CESAR, the only official equipment security and registration scheme in the UK, was launched into agriculture at the Tillage exhibition in September 2009, after endorsement from the Agricultural Engineers Association (AEA). Now, just 27 months later, the number of cumulative machine registrations has topped 70,000 units, of which 32,000 machines are working in British agriculture, making CESAR the most successful scheme of its type anywhere in the world. The distinctive CESAR triangular registration plate is now a familiar sight on British farms acting as a powerful deterrent against theft and an invaluable aid in recovery.

CESAR, which is fitted as standard by leading manufacturers including New Holland, John Deere, McCormick, Valtra, Zetor, JCB, and Manitou, can protect all types of agricultural equipment from mowers and quad bikes to high-horsepower tractors and combines. Equipment fitted with CESAR can attract insurance premium discounts of up to 12.5% from leading insurers including NFU Mutual.

Agricultural equipment theft is a huge problem and one that is growing. The statistical evidence indicates that specific types of rural crime are increasing, led by the theft of expensive tractors. Figures compiled by the Met Police’s Plant and Agricultural National Intelligence Unit (PANIU) show a 22% year on year increase in tractor thefts. Equipment theft is largely the work of organised criminal networks that ‘steal to order’ and ship the machines around the world within hours of them being stolen. However, opportunistic thieves are also a problem, particularly with smaller equipment like quad bikes and trailers.

According to figures released by the NFU Mutual, the major rural insurer, the costs of equipment theft to farmers are up 26% in England, 57% in Scotland and 28% in Northern Ireland.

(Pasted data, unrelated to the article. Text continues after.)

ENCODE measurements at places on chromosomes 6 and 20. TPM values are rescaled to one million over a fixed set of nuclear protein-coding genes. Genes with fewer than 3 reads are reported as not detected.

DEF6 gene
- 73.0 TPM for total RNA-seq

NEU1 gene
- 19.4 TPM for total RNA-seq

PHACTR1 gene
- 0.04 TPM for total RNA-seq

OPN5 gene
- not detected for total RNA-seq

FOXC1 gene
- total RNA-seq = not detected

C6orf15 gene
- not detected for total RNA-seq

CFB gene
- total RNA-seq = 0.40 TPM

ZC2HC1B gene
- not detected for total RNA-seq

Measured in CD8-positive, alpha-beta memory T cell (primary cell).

With the increasing sophistication of organised criminal gangs and the challenges of policing a rural environment, it is clear that the police cannot cope alone and that the agricultural community has to take sensible precautions and adopt ‘best practice’ to minimise the very real risk of equipment theft.

Datatag ID Limited, the power behind the CESAR scheme, is tackling the issue with the launch of a new comprehensive ‘total-farm security marking system’.

Incorporating an array of high technology security marking devices including Radio-frequency identification (RFID) transponders, forensic liquid DNA, microscopic Datadots®, and, UV stealth etching technology the new Datatag system can protect what the thieves are looking for including tractors, telescopic handlers, quad bikes, tools, trailers, 4x4 vehicles, and farmhouse valuables.

The Datatag security marking system gives each piece of equipment a unique ‘fingerprint’ that thieves simply cannot remove. The ‘total-farm security marking system’ acts as a powerful deterrent against theft and an invaluable aid in recovery. Criminals recognise Datatag and CESAR instantly and regard marked equipment as ‘too hot to handle’.

The Datatag ‘total-farm security marking system’, which can protect 7 major pieces of equipment and dozens of smaller items, consists of:

• 2 CESAR systems for tractors or telescopic handlers
• 1 Compact CESAR system for a quad bike or ATV
• 1 CESAR attachment system for an agricultural attachment like a muck rake or bucket
• 1 Datatag 4x4 system for any make of 4x4 vehicle
• 1 Datatag trailer system for an agricultural trailer or horse box
• 1 Datatag home/farm marking system
• 1 Datatag power tool system

The recommended retail price (RRP) of the new system is £929.40 (excluding VAT). The price includes installation by a trained CRB vetted technician.

The Datatag ‘total-farm security marking system’ is convenient to install with a minimum of fuss. Datatag has a network of fully trained and CRB checked installers across the UK who can quickly protect a farm, the family home, and equipment. Proof of ownership and the original registration documents are required for vehicles protected under the CESAR scheme.

See the web site at www.cesarscheme.com for more details.

Date Created: 14/02/2012

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